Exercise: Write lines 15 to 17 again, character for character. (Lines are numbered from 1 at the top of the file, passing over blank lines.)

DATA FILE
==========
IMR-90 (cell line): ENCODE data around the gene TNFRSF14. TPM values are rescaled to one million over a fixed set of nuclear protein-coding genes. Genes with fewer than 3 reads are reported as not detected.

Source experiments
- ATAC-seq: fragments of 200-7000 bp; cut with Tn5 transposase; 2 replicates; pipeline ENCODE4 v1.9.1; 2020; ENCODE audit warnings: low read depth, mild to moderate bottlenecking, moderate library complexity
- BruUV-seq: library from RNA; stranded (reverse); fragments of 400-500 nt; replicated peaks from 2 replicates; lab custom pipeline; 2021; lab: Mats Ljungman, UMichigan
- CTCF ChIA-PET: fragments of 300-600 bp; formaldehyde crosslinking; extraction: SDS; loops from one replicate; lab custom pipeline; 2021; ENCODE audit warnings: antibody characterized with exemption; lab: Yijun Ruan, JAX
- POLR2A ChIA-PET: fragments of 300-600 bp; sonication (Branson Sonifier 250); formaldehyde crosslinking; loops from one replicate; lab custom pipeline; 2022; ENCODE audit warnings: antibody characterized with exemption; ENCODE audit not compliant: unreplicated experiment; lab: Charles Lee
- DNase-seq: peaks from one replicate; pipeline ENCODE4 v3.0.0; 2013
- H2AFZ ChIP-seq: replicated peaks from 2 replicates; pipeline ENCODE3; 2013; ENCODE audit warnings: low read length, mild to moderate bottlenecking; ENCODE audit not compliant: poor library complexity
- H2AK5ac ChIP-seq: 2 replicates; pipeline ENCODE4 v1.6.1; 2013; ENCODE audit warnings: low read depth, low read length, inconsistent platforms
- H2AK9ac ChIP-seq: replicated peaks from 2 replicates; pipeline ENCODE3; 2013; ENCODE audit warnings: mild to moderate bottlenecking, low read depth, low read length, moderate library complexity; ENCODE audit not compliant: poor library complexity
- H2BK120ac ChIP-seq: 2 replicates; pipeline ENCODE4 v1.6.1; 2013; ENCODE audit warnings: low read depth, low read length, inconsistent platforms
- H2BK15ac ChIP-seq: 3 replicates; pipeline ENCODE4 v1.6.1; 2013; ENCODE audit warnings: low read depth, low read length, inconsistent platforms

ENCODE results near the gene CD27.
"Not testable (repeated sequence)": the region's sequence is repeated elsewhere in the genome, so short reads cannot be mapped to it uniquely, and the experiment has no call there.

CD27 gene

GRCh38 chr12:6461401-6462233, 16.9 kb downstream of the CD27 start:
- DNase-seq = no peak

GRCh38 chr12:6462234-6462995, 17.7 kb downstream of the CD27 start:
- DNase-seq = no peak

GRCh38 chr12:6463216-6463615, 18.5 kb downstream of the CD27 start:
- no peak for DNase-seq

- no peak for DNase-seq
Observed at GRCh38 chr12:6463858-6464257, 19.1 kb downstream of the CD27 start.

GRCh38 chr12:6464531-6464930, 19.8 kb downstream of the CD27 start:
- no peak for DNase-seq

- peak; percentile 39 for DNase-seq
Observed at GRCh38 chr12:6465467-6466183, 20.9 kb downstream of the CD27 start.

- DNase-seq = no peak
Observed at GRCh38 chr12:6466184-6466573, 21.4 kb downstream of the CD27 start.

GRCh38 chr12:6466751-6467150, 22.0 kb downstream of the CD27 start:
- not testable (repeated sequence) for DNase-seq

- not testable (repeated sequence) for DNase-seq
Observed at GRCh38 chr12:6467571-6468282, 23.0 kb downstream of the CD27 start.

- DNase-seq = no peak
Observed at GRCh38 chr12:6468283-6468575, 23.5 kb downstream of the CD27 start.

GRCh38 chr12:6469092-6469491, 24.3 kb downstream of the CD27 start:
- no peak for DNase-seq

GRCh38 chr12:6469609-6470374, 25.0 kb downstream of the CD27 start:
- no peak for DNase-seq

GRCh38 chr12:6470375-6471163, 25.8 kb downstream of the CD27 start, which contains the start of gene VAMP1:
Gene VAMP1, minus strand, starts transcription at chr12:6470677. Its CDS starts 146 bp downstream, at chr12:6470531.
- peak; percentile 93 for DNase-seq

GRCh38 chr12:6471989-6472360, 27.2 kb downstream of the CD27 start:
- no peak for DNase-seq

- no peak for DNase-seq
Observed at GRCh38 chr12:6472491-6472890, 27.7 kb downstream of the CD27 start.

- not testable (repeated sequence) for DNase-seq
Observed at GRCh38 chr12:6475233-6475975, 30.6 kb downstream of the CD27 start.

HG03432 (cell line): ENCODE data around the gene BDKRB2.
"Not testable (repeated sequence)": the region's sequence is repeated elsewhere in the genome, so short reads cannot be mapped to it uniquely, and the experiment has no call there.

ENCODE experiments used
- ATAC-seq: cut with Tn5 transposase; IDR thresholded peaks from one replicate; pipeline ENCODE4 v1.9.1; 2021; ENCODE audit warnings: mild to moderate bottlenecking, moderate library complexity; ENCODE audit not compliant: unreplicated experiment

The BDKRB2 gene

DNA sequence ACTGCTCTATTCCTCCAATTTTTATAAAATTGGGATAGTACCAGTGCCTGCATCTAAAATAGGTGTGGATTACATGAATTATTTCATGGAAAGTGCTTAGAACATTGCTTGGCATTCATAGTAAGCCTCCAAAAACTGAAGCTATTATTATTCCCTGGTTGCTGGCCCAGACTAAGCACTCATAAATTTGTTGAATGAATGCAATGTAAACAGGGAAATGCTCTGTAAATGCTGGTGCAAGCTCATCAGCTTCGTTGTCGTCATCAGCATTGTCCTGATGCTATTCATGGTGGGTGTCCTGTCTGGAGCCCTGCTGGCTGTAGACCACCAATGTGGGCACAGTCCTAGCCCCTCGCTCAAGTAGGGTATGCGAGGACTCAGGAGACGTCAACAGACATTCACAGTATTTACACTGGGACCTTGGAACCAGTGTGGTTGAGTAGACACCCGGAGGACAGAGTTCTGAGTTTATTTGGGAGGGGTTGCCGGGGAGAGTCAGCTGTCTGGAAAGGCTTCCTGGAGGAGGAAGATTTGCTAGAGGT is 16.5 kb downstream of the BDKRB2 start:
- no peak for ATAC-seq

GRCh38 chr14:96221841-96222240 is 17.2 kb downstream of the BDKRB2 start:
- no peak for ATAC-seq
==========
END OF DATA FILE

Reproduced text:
CD27 gene

GRCh38 chr12:6461401-6462233, 16.9 kb downstream of the CD27 start:
- DNase-seq = no peak